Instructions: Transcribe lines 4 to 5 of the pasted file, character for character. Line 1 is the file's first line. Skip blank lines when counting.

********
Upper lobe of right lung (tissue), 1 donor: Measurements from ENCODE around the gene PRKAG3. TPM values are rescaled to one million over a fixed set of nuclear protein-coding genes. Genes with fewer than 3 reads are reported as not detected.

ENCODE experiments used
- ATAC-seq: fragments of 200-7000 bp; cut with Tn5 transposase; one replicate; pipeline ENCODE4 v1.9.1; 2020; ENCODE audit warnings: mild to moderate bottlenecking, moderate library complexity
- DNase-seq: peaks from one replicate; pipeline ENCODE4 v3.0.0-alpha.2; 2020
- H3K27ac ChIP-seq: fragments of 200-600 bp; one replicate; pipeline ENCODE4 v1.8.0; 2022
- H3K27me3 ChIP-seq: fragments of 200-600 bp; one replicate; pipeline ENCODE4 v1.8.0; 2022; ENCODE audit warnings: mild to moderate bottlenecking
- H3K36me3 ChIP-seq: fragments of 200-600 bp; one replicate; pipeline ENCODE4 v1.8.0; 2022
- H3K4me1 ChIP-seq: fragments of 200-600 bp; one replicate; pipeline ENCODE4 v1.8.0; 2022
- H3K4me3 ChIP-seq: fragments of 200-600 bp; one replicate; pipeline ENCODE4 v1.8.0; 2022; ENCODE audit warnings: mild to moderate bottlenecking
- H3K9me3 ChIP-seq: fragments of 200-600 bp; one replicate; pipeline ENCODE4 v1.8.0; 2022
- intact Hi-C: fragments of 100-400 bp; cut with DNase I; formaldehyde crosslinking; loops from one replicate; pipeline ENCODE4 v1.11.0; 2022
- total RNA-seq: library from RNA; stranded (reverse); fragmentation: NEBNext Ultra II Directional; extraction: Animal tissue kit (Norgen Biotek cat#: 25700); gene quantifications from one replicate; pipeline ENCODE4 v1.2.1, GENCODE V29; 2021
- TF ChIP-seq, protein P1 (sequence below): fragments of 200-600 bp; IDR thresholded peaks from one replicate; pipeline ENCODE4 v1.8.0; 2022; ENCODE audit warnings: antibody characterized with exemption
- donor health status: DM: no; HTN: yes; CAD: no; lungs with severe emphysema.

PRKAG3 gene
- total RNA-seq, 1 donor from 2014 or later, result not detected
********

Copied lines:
- DNase-seq: peaks from one replicate; pipeline ENCODE4 v3.0.0-alpha.2; 2020
- H3K27ac ChIP-seq: fragments of 200-600 bp; one replicate; pipeline ENCODE4 v1.8.0; 2022